Your argument isn't germane. A browser is just a "presentation system for videos" also. Browser rendering engine differences means every website they visit is presented a little differently than the way the website designer may have intended. A RSS reader presents results in a way other than the way the RSS feed provider presents it.
I could write a Firefox or Google Chrome add-in that would do exactly what Boxee does. The real issue networks have is they don't want their material presented on a living room television by alternate distribution means than cable/satellite/ota. They only grudgingly provide Hulu the opportunity to stream their material to small screens attached to computers, partially as a way to discourage piracy and provide minimal ad revenue. They feel threatened any other way.
I'm no fan of Apple. But there are many websites that sell iPhone batteries and instructions on how to replace them. It isn't a fun process. But I really don't think Apple makes it hard to make more money on battery replacements. I think they do it because they want to make the phone as thin and attractive as possible without exposed connectors like screws. It wouldn't be my priority, but it is very indicative of the Steve Jobs design philosophy.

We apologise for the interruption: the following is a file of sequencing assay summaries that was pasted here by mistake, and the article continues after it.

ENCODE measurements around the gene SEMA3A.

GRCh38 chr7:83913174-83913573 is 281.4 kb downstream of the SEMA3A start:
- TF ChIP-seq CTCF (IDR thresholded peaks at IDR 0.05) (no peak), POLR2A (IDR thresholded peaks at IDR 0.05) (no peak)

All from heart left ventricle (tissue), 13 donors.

I don't think there is any way to legislate "hindrance of repair." There would be too many conflicting opinions of what that entails. Is using a torx screw rather than a phillips "hindrance"? There are some good reasons to use torx over phillips, though drivers are harder to find. I'd rather see a law requiring companies to supply their repair service manuals to customers at only duplication cost, and publish communication protocols required to repair their device, so other companies can build and sell those service tools without reverse engineering.
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